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'Learning Garden' sows connections between church and community

Pasadena congregation transforms barren corner into fertile partnership.
By Donald E. Skinner

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Throop UU Church gardeners

Gardeners at the Throop Unitarian Universalist Church in Pasadena, Calif., harvest vegetables from the Learning Garden. (Courtesy Throop Unitarian Universalist Church)

In the beginning there was grass. About 5,000 square feet of it, on several sides of Throop Unitarian Universalist Church in Pasadena. And the grass wasn’t especially attractive, said Michael Kelley. “In recent years it’s been a brown scraggly lawn. I think the city might have had us marked down as having the worst lawn.”

Kelley, who joined the congregation three years ago, had an interest in gardening, and he became interested in seeing what might be done to improve the church grounds, maybe replacing the grass with something more environmentally friendly.

He and several others did some tentative digging last fall. “We thought it couldn’t do any harm to dig up an exploratory patch,” he said.

As weeks went by, a couple of others joined in. It was slow going. Kelley could tell that the fledgling landscaping project was going to turn into a huge job if the whole lawn was dug up. And that was a daunting job for a congregation that had fewer than 40 members and a Sunday attendance of about 20.

About that time the church was approached by Northeast Los Angeles Transition, a community action group focused on environmental and sustainability issues as a way of preparing for the end of oil. A member of Throop, Eric Einem, who had been working with Kelley, and who was involved with NELA Transition, told the organization about Throop.

Said Kelley, “Transition is interested in transforming small landscapes and helping people get going on sustainability and food gardening. A lot of their participants like gardening, but don’t have land. So they partnered with us. They supplied volunteers, some tools, and helped us create a design.

“The first day—we broke ground in October 2011—we had 30 people, mostly from the community. Every weekend I met people I’d never seen before. Sometimes I’d only see them in the garden. And sometimes they’d come to services.”

The grass was removed, a new irrigation system laid, and a variety of plantings installed on the south and west sides of the church, a handsome Gothic-style building built in 1922-23 with an 80-foot bell tower, stained glass windows, and a sanctuary that seats 300.

And now, not quite a year later, the project is nearly complete. The lawn is mostly gone. In its place is a growing tapestry of fruit trees, vegetable gardens, and a patio. There are tomato plants, peppers, eggplants, beans, and collard greens in four raised planters. There is the promise of apples, plums, persimmons, and olives. There are robust pumpkin and squash vines, gifts from the compost pile. In short, the grass has been replaced by a gardener’s delight.

At the heart of the new gardens is a patio made of broken concrete sidewalk pieces which were fit together in a spiral pattern. The patio includes an olive tree, donated by the California Institute of Technology in honor of businessman Amos Throop, who founded not only the congregation, but also the college that became Caltech.

The new landscape cost about $10,000, about half of which came in a grant from a City of Pasadena program to encourage people to remove lawns to conserve water. NELA Transition participants donated around a hundred plants, said Kelley.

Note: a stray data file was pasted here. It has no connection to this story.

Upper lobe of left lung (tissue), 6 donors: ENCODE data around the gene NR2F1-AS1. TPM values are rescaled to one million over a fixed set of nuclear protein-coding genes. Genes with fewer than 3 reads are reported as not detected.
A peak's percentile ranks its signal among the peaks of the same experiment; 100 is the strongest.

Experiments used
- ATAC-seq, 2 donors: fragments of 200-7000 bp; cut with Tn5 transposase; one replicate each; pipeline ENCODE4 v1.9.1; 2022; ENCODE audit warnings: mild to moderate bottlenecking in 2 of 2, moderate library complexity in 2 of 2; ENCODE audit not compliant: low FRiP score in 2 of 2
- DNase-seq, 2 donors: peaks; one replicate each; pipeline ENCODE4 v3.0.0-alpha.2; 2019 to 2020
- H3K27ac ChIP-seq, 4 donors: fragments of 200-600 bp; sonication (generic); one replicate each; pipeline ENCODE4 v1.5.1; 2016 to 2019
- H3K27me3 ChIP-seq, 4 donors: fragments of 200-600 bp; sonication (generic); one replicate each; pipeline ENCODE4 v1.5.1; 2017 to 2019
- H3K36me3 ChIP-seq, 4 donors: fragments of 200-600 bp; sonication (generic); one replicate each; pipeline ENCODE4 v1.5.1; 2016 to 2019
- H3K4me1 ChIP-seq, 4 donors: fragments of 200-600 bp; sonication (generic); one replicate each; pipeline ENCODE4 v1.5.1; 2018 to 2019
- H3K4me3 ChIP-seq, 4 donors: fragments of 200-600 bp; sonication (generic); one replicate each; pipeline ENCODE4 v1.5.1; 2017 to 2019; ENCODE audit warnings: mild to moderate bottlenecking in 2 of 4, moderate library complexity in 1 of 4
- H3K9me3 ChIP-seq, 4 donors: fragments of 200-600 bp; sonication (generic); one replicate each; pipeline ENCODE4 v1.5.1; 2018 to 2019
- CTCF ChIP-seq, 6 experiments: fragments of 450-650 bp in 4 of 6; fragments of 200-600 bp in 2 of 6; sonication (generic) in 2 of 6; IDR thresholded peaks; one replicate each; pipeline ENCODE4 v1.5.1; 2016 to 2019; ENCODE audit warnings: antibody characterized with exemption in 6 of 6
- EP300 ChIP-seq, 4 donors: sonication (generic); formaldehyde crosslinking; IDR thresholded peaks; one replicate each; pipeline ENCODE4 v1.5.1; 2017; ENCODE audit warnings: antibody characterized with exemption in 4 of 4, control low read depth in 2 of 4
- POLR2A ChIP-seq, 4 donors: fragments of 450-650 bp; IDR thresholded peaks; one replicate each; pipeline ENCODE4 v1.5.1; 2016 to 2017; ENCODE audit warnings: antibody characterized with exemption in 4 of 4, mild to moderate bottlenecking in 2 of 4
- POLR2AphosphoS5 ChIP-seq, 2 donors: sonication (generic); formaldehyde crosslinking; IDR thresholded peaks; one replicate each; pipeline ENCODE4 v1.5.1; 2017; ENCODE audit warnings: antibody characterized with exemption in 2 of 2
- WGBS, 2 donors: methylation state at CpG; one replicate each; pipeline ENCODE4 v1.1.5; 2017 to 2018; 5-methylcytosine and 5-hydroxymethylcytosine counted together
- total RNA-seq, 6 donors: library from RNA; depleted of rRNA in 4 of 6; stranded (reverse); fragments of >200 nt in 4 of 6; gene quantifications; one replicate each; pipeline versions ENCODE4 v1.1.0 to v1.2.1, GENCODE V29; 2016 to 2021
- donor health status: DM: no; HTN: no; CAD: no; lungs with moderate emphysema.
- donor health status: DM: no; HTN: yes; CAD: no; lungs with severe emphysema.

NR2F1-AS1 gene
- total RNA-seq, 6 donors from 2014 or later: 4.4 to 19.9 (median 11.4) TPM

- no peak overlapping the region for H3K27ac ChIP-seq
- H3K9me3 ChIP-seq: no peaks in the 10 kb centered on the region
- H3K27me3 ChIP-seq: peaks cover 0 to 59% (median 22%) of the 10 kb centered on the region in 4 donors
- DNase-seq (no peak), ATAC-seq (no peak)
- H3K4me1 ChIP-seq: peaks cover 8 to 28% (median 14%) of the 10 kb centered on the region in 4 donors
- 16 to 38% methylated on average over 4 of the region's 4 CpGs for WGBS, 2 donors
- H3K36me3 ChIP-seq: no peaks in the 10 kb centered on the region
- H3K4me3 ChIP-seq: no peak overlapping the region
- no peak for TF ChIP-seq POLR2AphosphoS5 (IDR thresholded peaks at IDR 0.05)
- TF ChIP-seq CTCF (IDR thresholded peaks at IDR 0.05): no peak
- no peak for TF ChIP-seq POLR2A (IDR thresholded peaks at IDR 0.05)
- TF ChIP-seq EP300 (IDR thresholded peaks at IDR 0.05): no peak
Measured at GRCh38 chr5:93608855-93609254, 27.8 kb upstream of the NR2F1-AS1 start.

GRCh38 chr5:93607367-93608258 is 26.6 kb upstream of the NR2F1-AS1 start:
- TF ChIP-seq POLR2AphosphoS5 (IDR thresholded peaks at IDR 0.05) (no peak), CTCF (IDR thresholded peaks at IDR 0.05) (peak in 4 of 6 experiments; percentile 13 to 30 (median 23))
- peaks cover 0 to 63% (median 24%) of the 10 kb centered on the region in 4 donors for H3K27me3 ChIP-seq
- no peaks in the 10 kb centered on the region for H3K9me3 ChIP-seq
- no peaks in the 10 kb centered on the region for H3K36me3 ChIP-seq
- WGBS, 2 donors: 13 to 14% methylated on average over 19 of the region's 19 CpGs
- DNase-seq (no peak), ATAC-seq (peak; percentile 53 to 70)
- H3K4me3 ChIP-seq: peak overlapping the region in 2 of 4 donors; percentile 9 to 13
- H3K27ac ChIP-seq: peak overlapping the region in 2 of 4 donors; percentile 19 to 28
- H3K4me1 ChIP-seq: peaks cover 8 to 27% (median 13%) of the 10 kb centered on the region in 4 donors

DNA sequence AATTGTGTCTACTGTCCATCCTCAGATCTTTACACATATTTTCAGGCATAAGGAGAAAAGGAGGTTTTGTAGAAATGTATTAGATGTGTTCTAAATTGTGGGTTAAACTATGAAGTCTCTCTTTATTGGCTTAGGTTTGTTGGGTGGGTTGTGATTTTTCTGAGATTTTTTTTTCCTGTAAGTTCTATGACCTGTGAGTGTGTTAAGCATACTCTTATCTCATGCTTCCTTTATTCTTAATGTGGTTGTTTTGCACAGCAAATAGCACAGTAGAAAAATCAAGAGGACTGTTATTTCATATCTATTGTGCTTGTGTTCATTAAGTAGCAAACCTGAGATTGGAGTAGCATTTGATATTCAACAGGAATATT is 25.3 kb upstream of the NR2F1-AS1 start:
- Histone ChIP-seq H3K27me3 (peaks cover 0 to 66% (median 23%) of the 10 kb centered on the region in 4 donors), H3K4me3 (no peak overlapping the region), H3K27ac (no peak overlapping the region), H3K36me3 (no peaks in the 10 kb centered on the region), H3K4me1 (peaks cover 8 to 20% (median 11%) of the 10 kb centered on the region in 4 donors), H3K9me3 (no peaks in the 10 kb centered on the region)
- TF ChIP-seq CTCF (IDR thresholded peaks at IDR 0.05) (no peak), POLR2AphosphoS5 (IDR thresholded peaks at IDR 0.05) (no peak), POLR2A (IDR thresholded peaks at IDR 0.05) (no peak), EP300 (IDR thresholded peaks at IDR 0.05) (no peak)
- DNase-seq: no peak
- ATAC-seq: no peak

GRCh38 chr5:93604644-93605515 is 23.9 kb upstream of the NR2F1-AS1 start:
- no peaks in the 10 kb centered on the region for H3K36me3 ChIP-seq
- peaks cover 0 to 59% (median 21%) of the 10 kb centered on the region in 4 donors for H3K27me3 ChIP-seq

Kelley said congregation members—and neighbors—have begun to use the grounds more. “People are overjoyed. Everyone feels that this has been a real gift, partly from the community to us. It gives the church a much more alive look. For many of us this is a ministry. For some, gardening is their spiritual practice and the garden is their ritual space.”

Kelley wants to make it clear that before he got involved at Throop there were others who labored mightily for years to maintain the existing landscaping. “They were hampered by unsustainable plantings and an old irrigation system that kept breaking down.”

There have been lively debates about what to do with the food produced on the grounds. Some goes to a rescue mission. Members and neighbors take some. And homeless people are eating some of it. “We’re perfectly happy with that,” said Kelley.

The Rev. Tera Little is consulting minister at Throop. She said the garden is a sign that bigger things are in store for the congregation. “In some ways this church has just been about survival for a number of years. Before the garden you could drive by here and it looked like a place that maybe no one cared about.

“The picture people had of us was this big edifice whose doors were never open. Now people know us as the church with the beautiful garden. The flowers and vegetation have created a sense of openness and welcoming. And within the congregation there’s been a transformation, a feeling of `We made this happen. And we did it by working with people in the neighborhood.’ Now we’re asking ourselves, ‘What else can we do?’ This has helped awaken us to new life and new possibilities.”

NELA Transition is part of a larger organization, Transition United States. There are more than 120 Transition organizations in the United States, which are working to help communities survive and thrive in the face of such challenges as climate change, economic crises, and the end of easily-available fossil fuels.

Photos of the Throop project, as well as a video of the olive tree planting, are on the congregation’s website.

An abridged version of this article appeared in the Winter 2012 issue of UU World ("Church garden reaps community," page 49). See sidebar for links to related resources.

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